The President-elect wants not just to ignore the Paris Agreement on climate change, but actively pull the US out of it
18 November 2016
There’s no point pretending that it’s anything other than a Very Bad Thing that the new boss of the world’s biggest economy thinks climate change is a hoax. Across the Pond, climate commentators are having kittens. Scientists and environmentalists have launched an emergency reactive campaign.
The President-elect has his guns out for Obama’s Clean Power Plan, will take an axe to federal funding for renewable energy, and wants not just to ignore the Paris Agreement on climate change, but actively pull the US out of it: a rhetorical and financial kick in the teeth. That’s a hint of the welter of other things he has in store for the environment more generally.
President Trump is clearly a climate menace, but hopefully he won’t be able to derail the world’s ambitions. He can slow down the pace of US emissions cuts, and by axing overseas climate funding, leave some of the poorest people in the world even less able to cope with the impacts than they already are.
But the USA is a big and diverse place: remember that below the federal level the USA is full of cities or states that have plans of their own to cut carbon. And he will find it impossible to take his science-denying bluster to the world stage with any credibility. He’s already claimed, for example, that his notorious tweet that climate change is a Chinese hoax to destroy US industry was a joke; as the Chinese have patiently pointed out, it isn’t.
“President Trump is clearly a climate menace, but hopefully he won’t be able to derail the world’s ambitions.”
The science doesn’t really care what Donald J. Trump says. The United Nations has called 2016 as all set to be the hottest year on record – ramping things up on the previous record holder (which was, er, 2015). The President will only find himself mocked if he tries to undermine the unimpeachable science of climate change. As he will if he doesn’t acknowledge the link between climate change and natural disasters, for example when another hurricane hits the USA – like Sandy, which caused terrible devastation to his home turf of New York.
There’s nothing Trump can do now to stop the long-term trend of the world – in particular China – being seriously industrially gung-ho about solar and wind. At this year’s UN climate conference in Marrakech this very week, nation after nation reaffirmed their commitment to the Paris Agreement and their countries’ roles in trying to keep global temperature rises to no more than 2 degrees, and ideally 1.5. The Paris Agreement itself was effectively the signing and sealing of a set of actions that nations were already enthusiastic about doing anyway.
Yet there is a cautionary tale. Trump’s opposition to climate action is rooted in a supposed concern for the future of US manufacturing and its energy independence. It’s true that big industrial transitions like shutting down fossil fuels will create more winners than losers in the long run. But those who inevitably lose out do matter, and need to feel in control of the inevitable disruption to their livelihoods.
It’s not hard to understand why his narrative may have found sympathetic ears among unemployed coal miners in Ohio. Irrespective of the actual impact of climate policy on individual jobs – the coal industry’s travails in America is as much to do with the dash for fracking as green measures – it made for a convenient scapegoat.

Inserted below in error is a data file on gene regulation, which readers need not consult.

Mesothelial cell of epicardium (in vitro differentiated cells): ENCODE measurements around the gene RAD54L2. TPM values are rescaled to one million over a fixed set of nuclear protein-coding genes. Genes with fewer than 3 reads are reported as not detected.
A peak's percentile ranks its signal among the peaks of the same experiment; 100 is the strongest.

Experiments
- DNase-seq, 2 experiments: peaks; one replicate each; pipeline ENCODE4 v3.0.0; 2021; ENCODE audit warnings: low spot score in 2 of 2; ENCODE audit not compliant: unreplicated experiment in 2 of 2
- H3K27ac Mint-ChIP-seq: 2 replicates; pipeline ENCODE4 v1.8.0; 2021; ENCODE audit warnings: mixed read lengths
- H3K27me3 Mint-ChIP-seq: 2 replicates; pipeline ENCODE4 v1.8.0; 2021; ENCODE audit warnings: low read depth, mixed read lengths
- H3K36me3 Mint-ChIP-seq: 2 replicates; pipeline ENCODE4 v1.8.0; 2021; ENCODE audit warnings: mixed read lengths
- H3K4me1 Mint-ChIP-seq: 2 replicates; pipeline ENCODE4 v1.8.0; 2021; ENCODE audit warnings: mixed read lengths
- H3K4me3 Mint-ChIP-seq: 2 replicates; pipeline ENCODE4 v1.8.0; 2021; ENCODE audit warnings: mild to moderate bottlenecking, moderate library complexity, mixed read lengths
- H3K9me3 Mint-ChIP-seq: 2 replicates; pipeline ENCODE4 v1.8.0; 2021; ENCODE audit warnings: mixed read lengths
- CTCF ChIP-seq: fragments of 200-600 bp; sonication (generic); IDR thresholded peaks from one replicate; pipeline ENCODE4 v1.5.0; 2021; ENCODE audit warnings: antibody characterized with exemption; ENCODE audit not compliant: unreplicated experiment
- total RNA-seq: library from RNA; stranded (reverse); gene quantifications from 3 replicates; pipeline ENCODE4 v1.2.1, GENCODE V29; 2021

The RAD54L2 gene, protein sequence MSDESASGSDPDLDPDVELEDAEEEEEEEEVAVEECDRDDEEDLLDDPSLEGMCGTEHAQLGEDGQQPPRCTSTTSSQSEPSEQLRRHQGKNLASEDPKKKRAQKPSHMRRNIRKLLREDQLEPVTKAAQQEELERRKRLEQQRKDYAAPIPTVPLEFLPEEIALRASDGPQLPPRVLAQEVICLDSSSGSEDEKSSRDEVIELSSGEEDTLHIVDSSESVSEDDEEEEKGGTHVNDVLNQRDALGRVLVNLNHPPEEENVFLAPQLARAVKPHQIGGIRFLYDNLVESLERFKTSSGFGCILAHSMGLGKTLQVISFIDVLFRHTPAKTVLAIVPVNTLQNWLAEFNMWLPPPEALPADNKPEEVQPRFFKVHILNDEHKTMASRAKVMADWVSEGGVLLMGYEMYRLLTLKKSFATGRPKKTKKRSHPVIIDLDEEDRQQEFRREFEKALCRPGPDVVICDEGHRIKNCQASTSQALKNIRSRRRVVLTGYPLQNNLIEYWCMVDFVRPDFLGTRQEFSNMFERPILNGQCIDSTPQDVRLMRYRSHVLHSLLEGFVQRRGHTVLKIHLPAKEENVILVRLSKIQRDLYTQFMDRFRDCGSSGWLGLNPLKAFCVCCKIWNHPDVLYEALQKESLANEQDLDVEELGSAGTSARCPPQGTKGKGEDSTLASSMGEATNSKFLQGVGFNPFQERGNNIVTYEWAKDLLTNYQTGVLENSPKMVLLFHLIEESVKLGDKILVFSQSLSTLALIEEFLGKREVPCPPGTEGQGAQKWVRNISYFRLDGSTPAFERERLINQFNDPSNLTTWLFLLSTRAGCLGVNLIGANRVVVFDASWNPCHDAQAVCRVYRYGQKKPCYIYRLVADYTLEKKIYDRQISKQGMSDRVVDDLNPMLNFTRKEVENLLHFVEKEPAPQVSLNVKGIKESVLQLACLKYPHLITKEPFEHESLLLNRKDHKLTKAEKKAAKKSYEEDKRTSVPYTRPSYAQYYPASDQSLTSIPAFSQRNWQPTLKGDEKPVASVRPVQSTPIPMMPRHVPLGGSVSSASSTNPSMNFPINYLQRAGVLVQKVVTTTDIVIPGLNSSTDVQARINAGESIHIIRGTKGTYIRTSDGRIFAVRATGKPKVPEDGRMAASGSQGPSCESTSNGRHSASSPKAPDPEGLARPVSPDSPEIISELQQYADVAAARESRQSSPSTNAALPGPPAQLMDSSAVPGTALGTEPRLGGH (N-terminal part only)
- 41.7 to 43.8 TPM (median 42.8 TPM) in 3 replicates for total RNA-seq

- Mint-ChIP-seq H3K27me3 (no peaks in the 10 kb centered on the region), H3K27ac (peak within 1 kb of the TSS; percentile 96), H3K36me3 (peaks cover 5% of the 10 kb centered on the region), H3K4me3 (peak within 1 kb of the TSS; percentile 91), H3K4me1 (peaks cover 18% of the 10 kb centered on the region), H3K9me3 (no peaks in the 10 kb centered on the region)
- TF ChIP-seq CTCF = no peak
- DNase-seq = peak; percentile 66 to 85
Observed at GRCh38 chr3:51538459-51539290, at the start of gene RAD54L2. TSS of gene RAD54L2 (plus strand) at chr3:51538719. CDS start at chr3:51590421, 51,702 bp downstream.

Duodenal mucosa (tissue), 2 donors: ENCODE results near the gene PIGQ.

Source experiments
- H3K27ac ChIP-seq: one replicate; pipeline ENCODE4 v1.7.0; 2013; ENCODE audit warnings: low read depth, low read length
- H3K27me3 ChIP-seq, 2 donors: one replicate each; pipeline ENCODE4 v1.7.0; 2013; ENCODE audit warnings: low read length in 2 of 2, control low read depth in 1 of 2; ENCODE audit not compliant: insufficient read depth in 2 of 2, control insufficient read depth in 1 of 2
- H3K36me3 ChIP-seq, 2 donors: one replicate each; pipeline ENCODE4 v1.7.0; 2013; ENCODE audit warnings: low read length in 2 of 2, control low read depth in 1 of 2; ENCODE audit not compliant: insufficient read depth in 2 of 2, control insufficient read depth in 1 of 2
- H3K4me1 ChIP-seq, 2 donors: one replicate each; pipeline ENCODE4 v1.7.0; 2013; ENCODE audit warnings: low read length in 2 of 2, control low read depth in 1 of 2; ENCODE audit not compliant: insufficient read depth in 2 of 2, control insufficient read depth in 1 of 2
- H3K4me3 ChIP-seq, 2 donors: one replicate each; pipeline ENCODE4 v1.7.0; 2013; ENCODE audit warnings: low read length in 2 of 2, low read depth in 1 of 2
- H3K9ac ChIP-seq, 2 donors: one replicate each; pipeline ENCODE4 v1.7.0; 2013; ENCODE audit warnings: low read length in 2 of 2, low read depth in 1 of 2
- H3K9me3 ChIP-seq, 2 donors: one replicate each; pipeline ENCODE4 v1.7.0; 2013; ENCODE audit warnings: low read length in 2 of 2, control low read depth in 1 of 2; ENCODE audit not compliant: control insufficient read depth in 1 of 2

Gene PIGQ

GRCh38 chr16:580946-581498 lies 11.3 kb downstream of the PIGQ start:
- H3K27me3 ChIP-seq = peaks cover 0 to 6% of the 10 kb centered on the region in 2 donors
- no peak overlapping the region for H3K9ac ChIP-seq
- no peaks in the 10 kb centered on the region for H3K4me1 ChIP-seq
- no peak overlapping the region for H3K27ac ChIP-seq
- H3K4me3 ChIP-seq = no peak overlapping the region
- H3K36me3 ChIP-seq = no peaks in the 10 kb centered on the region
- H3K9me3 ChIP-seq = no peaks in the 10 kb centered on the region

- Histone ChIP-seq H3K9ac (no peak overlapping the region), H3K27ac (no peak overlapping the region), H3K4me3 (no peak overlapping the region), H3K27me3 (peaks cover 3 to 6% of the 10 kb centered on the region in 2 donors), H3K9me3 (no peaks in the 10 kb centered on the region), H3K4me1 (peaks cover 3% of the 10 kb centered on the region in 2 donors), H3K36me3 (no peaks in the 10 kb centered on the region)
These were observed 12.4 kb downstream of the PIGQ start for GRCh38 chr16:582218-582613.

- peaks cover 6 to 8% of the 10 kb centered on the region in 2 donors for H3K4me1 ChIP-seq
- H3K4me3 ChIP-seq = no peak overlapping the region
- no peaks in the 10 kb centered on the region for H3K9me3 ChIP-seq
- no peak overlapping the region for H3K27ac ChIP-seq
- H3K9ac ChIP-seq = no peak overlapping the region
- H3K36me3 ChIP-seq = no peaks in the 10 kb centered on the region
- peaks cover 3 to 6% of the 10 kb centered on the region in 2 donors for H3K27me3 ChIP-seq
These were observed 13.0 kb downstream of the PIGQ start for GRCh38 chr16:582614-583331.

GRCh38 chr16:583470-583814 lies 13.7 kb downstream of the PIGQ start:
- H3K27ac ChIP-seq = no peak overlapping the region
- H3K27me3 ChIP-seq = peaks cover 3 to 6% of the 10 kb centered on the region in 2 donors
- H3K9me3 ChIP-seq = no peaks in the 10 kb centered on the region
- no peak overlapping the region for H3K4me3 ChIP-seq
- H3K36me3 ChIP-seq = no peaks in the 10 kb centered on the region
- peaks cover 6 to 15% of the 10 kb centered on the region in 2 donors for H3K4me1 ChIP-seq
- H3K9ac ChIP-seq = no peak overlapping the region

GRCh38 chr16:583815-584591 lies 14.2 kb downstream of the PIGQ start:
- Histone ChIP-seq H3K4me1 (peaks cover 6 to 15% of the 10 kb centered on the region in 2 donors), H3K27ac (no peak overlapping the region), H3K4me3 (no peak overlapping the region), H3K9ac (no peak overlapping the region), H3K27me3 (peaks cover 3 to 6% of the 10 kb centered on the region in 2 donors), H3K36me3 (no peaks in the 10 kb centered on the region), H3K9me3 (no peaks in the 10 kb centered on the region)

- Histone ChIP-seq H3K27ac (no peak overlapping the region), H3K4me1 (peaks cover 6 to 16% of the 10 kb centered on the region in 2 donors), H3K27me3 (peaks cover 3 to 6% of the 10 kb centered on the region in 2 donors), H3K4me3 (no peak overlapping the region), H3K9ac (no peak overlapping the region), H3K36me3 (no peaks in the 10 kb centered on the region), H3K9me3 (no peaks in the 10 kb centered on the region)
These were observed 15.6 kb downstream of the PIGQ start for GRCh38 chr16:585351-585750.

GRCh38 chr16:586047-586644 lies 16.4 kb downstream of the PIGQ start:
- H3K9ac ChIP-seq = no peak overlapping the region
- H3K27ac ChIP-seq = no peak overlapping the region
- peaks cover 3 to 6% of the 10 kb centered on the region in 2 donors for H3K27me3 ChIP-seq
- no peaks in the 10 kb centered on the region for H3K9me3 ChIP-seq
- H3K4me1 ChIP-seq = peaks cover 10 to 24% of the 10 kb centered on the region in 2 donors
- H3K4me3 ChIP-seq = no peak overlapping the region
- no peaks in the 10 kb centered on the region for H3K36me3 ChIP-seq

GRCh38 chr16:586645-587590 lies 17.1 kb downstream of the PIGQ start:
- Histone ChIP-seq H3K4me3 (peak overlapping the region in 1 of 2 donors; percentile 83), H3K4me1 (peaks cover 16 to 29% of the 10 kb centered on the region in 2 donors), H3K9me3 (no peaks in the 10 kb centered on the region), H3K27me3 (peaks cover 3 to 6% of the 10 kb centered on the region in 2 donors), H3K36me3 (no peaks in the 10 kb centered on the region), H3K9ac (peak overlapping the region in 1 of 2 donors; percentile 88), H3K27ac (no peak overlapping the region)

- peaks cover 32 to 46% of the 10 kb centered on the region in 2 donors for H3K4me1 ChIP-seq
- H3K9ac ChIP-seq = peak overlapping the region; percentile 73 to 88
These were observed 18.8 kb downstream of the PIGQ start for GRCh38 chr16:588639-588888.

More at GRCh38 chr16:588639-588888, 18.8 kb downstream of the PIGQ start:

Image credit: Brett Ciccotelli via Flickr
Ironically the biggest long-term losers from Trump’s plans may end up being workers in the high-carbon industries for which he claims to be going to bat. By shunning the US’s clean energy manufacturers and delaying the shift to new industries, he’s only opening the door for the rest of the world to do it instead. Even big majorities even of Trump’s own supporters favour expanding solar and wind power; in the 18 months since he declared his candidacy the costs of solar will have fallen by about 15%.
But the lessons are these: narrative matters, yet what matters even more is how you make transitions really work. Those on the sharp end of economic change must be empowered to take control of their own futures. It’s why the imposition of fracking is so unpopular. And it explains a lot about the disillusionment that led to the Brexit vote.
The top five areas that voted to leave the EU in June were all coastal. Our Blue New Deal action plan, launched this week, is designed to put coastal communities in control not just of their economic future but the health of their local environment as well.
As economies built around marine industries have declined, coastal communities have been angered by decades of indifferent Government policy sucking money and power to London and the finance sector. Transport is often poor; broadband or mobile coverage patchy. And the health of the sea itself has suffered.
“Our Blue New Deal action plan is designed to put coastal communities in control not just of their economic future but the health of their local environment as well.”
The answer isn’t more heavy-handed top-down initiatives. It’s partially about changing government policy – to enable coastal towns to build resilient clean energy systems, to attract year-round visitors, and to rejuvenate harbours. But it’s also about really putting the people that live in local towns in control: enabling them to define their own economic success, and giving them the resources and powers to get on with it.
As on the UK coast, so in the rust-belt of America, the lignite mines of Germany or the oil fields of Aberdeen. Transitions are inevitable. It’s how you get there that counts.
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